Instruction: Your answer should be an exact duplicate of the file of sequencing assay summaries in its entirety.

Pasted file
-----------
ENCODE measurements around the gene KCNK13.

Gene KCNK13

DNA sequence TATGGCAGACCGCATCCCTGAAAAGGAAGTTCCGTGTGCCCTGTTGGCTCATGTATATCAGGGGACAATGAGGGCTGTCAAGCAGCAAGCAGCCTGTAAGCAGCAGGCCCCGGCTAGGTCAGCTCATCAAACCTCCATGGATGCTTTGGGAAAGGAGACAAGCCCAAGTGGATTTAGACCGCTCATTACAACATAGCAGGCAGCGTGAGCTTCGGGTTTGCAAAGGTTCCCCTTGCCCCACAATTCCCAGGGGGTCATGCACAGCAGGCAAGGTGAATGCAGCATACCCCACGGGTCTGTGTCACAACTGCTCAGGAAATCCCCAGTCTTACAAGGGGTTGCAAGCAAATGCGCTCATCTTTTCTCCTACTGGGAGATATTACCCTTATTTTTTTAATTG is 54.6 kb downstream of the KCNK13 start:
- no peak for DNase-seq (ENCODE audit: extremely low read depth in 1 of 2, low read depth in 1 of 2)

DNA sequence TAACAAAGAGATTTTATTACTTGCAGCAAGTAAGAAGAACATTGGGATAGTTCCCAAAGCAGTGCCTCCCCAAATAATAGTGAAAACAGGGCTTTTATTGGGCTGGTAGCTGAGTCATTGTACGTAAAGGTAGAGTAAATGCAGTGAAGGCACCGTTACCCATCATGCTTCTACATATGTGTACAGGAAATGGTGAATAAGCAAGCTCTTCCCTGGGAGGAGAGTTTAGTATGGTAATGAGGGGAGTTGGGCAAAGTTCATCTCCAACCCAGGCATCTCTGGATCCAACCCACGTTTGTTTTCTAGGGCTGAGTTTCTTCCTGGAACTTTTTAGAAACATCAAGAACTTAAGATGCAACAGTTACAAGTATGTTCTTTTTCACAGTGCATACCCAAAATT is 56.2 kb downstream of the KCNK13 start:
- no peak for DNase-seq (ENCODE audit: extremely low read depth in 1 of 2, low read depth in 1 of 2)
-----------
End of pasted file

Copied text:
ENCODE measurements around the gene KCNK13.

Gene KCNK13

DNA sequence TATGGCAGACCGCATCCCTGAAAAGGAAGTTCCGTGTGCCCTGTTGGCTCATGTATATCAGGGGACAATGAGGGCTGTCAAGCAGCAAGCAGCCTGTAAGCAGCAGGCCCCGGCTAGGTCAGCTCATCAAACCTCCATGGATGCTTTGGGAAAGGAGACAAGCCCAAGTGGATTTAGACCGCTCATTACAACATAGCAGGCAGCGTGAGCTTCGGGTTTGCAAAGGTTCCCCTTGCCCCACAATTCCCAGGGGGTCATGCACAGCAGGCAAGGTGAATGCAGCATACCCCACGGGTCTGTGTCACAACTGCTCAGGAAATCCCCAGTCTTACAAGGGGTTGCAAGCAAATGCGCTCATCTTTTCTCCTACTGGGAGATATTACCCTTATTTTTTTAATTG is 54.6 kb downstream of the KCNK13 start:
- no peak for DNase-seq (ENCODE audit: extremely low read depth in 1 of 2, low read depth in 1 of 2)

DNA sequence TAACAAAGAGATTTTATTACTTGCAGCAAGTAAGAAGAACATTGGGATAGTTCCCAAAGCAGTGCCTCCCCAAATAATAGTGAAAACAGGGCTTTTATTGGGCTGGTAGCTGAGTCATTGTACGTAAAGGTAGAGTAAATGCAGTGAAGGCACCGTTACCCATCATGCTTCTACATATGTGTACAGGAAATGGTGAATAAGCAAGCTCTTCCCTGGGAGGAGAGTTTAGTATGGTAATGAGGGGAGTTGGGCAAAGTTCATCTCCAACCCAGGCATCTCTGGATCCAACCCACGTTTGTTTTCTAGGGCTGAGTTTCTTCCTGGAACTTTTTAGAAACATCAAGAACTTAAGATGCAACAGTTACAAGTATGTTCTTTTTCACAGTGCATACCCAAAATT is 56.2 kb downstream of the KCNK13 start:
- no peak for DNase-seq (ENCODE audit: extremely low read depth in 1 of 2, low read depth in 1 of 2)